Speaking during a session at GDC 2018 last month, Richard Forster, Senior Team Lead at Sony’s Research & Development West group, chronicled a range of explorations in advanced livestreaming and sharing features for PSVR.
Today PSVR users can access the usual PS4 broadcasting tools. Using the SHARE button, you can capture screenshots, videos, and livestream gameplay showing your view from the ‘Social Screen’, the cropped first-person view shown on the TV as you play. But PC VR users have had a leg up thanks to access to tools which allow for things like a picture-in-picture view of the player, and even mixed reality views where games allow players to composite themselves into the action.
In the session, Forster said that the livestreaming experiments he was going to share were not yet part of the company’s SDK roadmap for PSVR, though the session made it clear that Sony is interested in finding new and improved ways for users to share their PSVR gaming sessions with audiences.
Forster identified several different modalities which the experimental tools are positioned toward.
The first is what he called “easy access broadcasting,” the kind of low-production livestreaming that a single user could manage in their own. The approach is similar to what PSVR users can do today with the SHARE function, except this mode could allow the player to position a virtual camera within their game world, rather than only broadcasting the first-person Social Screen view. Forster suggested that the first-person view could be modified for a better sharing experiencing, including the ability to re-render the view for proper fullscreen output (rather than relying on a cropped and distorted version of the view rendered for the headset). A steadicam mode, which would smooth out shaky head movements could also be applied, in addition to post effects to change the look and feel of the output.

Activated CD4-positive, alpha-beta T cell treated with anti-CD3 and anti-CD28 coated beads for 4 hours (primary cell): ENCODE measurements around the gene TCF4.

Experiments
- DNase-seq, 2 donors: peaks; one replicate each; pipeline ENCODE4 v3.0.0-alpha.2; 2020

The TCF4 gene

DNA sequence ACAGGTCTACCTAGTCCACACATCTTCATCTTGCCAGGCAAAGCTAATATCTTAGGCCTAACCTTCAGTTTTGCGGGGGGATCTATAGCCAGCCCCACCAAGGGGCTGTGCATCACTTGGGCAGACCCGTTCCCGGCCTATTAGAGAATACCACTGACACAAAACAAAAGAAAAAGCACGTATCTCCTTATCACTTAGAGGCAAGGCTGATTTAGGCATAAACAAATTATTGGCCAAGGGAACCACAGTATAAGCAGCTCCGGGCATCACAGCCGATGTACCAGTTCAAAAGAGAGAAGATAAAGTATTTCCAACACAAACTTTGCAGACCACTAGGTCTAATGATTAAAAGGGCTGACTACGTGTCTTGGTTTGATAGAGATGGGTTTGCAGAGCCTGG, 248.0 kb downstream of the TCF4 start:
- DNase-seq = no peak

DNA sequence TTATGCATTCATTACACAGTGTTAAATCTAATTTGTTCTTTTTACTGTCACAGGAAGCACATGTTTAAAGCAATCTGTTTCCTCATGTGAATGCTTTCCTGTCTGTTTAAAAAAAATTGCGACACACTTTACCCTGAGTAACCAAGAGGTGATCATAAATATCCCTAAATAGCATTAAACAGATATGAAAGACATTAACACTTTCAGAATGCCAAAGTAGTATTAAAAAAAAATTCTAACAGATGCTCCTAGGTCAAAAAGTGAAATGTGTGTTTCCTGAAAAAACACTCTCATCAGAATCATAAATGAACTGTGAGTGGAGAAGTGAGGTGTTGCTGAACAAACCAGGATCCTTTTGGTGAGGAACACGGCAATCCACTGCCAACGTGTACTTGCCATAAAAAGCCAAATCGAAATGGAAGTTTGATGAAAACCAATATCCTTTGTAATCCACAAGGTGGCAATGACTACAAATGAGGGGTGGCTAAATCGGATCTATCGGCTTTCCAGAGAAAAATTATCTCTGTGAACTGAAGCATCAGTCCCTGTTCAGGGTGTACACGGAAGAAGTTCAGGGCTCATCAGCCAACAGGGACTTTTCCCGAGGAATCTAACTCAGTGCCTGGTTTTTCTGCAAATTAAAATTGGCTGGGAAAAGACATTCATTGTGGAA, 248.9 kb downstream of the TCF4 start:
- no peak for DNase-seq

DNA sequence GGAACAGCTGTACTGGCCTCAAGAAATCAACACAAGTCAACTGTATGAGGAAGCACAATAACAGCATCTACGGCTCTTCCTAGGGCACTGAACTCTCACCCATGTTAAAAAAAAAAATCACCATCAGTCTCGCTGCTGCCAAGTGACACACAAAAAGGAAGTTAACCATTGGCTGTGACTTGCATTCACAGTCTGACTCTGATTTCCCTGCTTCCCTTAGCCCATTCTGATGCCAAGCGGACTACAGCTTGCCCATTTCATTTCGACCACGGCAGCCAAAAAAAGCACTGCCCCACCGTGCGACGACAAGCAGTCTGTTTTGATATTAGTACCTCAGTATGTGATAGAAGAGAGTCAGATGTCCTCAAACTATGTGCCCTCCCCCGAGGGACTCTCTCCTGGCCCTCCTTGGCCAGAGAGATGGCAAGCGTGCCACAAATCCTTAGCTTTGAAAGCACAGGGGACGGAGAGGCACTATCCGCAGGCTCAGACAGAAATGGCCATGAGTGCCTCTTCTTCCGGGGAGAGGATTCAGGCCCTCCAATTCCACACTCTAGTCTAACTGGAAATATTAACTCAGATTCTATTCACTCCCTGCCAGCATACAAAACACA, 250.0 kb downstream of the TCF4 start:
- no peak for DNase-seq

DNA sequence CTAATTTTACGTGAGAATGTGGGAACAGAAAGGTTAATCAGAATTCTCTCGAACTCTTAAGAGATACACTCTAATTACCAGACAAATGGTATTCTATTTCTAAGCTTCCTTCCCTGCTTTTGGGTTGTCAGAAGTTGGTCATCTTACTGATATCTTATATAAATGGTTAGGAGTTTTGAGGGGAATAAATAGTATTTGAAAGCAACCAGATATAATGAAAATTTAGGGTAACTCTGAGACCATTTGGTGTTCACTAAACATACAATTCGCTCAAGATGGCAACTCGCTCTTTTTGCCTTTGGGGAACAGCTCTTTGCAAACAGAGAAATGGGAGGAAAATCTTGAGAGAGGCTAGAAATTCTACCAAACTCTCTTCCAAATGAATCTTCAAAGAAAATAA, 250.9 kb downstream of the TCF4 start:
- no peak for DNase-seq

Another modality, which involves a bit more production, would be to have a ‘producer on the couch’, a second user who would act as the livestream director. The second user could be sitting on the couch next to the VR player, and use a controller to adjust camera views and make other adjustments in real-time, potentially also offering on-the-spot commentary.
Forster explained that the R&D West team had built an internal Air Hockey VR demo to play with some of these ideas and see what else could be done to enhance the streaming experience.
As they began experimenting with third-person camera views, it became clear that tweaking the way the player is rendered to the third-person camera would make for a better live streaming experience. For instance, while the game alone wouldn’t have required it, Forster suggested that adding some kinematics to the avatar to make them move more realistically would make the third-person perspective look better to viewers. Fake eye-movements, like blinking and object tracking, were also something that he noted could make avatars look more believable and interesting for viewers.
The team also experimented with enabling some of the cool mixed reality composite mixed reality views that are popular for high-production broadcasts of PC VR content. Beyond just compositing a subject into the game using a green screen, Forster said it would also be possible for the game to output a mask which could be used to make players appropriately appear behind content in the game world, rather than just being plastered on top of it (as seen in the image above, where the player is ‘on top’ of the air hockey table instead of behind it).
Of course, compositing and masking take additional resources and could impact the performance of the VR game. Forster suggested that a second PS4 Pro could be employed which would be dedicated to generating output for real-time broadcasting and compositing, which could potentially include 4K and HDR output, additional shader effects and more.
In addition to sharing gameplay, Forster said that the team was motivated to explore these advanced sharing functions to help developers with promotion of their games, including the ability to output production-ready livestreams for professional streamers, and helping users capture cool moments in VR games to share online. Trade shows too, he said, would benefit from these advanced functions, giving Sony and others better ways to show off what players are seeing inside the headset while other players wait in line to try it for themselves. He also said that the tools could be helpful for the production of VR trailers, giving developers better ways to show potential players what it’s like to play the PSVR title.
Sony was showing off a number of these experiments on the show floor at GDC 2018 using various internal demos, but haven’t committed to which might reach the public.